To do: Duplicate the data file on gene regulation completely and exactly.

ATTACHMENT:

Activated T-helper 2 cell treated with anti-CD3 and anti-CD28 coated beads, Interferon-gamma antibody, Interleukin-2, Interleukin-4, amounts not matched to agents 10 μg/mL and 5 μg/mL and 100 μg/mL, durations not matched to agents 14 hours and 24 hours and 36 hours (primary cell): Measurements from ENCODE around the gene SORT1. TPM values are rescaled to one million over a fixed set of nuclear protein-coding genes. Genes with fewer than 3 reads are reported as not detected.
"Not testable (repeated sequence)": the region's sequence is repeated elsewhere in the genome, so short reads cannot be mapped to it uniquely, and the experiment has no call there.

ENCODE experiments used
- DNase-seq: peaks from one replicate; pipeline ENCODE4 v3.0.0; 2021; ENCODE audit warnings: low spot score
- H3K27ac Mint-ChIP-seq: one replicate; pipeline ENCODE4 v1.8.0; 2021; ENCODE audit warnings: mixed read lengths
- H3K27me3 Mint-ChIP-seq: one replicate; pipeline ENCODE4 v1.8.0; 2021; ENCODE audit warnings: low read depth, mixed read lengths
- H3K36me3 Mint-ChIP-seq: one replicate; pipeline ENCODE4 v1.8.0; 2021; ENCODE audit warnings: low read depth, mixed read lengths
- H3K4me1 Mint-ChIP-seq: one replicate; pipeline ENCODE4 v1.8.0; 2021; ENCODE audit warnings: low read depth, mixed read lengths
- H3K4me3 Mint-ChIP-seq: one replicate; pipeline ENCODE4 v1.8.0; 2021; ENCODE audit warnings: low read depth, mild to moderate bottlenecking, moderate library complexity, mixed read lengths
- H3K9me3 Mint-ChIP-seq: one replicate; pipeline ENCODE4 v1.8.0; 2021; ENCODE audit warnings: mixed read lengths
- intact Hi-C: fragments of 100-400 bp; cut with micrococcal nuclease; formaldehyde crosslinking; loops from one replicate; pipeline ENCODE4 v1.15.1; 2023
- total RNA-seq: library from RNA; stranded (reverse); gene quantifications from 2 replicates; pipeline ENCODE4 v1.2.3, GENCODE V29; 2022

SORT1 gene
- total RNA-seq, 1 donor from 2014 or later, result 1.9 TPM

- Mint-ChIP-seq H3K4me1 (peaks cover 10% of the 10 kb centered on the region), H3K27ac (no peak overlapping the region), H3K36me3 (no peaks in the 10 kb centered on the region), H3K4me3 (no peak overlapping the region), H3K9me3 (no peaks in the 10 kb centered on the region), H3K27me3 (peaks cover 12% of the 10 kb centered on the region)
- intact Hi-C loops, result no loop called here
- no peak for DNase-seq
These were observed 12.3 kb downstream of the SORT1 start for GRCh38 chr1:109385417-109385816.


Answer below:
Activated T-helper 2 cell treated with anti-CD3 and anti-CD28 coated beads, Interferon-gamma antibody, Interleukin-2, Interleukin-4, amounts not matched to agents 10 μg/mL and 5 μg/mL and 100 μg/mL, durations not matched to agents 14 hours and 24 hours and 36 hours (primary cell): Measurements from ENCODE around the gene SORT1. TPM values are rescaled to one million over a fixed set of nuclear protein-coding genes. Genes with fewer than 3 reads are reported as not detected.
"Not testable (repeated sequence)": the region's sequence is repeated elsewhere in the genome, so short reads cannot be mapped to it uniquely, and the experiment has no call there.

ENCODE experiments used
- DNase-seq: peaks from one replicate; pipeline ENCODE4 v3.0.0; 2021; ENCODE audit warnings: low spot score
- H3K27ac Mint-ChIP-seq: one replicate; pipeline ENCODE4 v1.8.0; 2021; ENCODE audit warnings: mixed read lengths
- H3K27me3 Mint-ChIP-seq: one replicate; pipeline ENCODE4 v1.8.0; 2021; ENCODE audit warnings: low read depth, mixed read lengths
- H3K36me3 Mint-ChIP-seq: one replicate; pipeline ENCODE4 v1.8.0; 2021; ENCODE audit warnings: low read depth, mixed read lengths
- H3K4me1 Mint-ChIP-seq: one replicate; pipeline ENCODE4 v1.8.0; 2021; ENCODE audit warnings: low read depth, mixed read lengths
- H3K4me3 Mint-ChIP-seq: one replicate; pipeline ENCODE4 v1.8.0; 2021; ENCODE audit warnings: low read depth, mild to moderate bottlenecking, moderate library complexity, mixed read lengths
- H3K9me3 Mint-ChIP-seq: one replicate; pipeline ENCODE4 v1.8.0; 2021; ENCODE audit warnings: mixed read lengths
- intact Hi-C: fragments of 100-400 bp; cut with micrococcal nuclease; formaldehyde crosslinking; loops from one replicate; pipeline ENCODE4 v1.15.1; 2023
- total RNA-seq: library from RNA; stranded (reverse); gene quantifications from 2 replicates; pipeline ENCODE4 v1.2.3, GENCODE V29; 2022

SORT1 gene
- total RNA-seq, 1 donor from 2014 or later, result 1.9 TPM

- Mint-ChIP-seq H3K4me1 (peaks cover 10% of the 10 kb centered on the region), H3K27ac (no peak overlapping the region), H3K36me3 (no peaks in the 10 kb centered on the region), H3K4me3 (no peak overlapping the region), H3K9me3 (no peaks in the 10 kb centered on the region), H3K27me3 (peaks cover 12% of the 10 kb centered on the region)
- intact Hi-C loops, result no loop called here
- no peak for DNase-seq
These were observed 12.3 kb downstream of the SORT1 start for GRCh38 chr1:109385417-109385816.